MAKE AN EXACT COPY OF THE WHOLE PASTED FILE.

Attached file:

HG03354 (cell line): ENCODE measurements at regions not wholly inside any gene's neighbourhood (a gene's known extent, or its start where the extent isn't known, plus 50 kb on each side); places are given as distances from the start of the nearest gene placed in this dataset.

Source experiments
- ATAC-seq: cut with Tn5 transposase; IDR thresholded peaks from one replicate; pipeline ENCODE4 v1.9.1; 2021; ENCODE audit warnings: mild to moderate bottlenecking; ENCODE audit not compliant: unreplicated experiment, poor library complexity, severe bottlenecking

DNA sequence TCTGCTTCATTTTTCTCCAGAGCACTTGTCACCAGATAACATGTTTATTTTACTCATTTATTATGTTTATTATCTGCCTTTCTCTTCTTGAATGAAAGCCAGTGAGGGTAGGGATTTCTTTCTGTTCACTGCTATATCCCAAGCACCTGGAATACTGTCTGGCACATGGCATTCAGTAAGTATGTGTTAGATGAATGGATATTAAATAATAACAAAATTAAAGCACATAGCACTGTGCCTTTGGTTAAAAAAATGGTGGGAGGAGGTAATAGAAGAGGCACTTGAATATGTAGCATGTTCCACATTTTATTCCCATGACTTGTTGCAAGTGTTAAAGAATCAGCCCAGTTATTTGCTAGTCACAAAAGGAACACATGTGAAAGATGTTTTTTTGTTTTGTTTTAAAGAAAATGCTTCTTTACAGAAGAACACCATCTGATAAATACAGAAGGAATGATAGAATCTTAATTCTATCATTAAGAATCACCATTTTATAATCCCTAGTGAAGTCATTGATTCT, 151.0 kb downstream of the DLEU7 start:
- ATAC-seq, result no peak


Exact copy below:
HG03354 (cell line): ENCODE measurements at regions not wholly inside any gene's neighbourhood (a gene's known extent, or its start where the extent isn't known, plus 50 kb on each side); places are given as distances from the start of the nearest gene placed in this dataset.

Source experiments
- ATAC-seq: cut with Tn5 transposase; IDR thresholded peaks from one replicate; pipeline ENCODE4 v1.9.1; 2021; ENCODE audit warnings: mild to moderate bottlenecking; ENCODE audit not compliant: unreplicated experiment, poor library complexity, severe bottlenecking

DNA sequence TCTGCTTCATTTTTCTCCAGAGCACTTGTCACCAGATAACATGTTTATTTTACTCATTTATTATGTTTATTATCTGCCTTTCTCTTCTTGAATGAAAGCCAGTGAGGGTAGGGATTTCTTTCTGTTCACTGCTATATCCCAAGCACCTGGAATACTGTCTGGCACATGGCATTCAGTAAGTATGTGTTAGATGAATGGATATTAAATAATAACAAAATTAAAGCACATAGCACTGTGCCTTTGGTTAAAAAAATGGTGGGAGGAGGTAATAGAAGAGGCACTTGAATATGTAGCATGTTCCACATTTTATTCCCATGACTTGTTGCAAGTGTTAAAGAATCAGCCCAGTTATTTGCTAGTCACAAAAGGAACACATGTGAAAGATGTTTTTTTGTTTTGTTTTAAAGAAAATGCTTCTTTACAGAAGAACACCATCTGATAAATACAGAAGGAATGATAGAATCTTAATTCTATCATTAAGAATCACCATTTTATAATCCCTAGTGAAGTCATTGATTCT, 151.0 kb downstream of the DLEU7 start:
- ATAC-seq, result no peak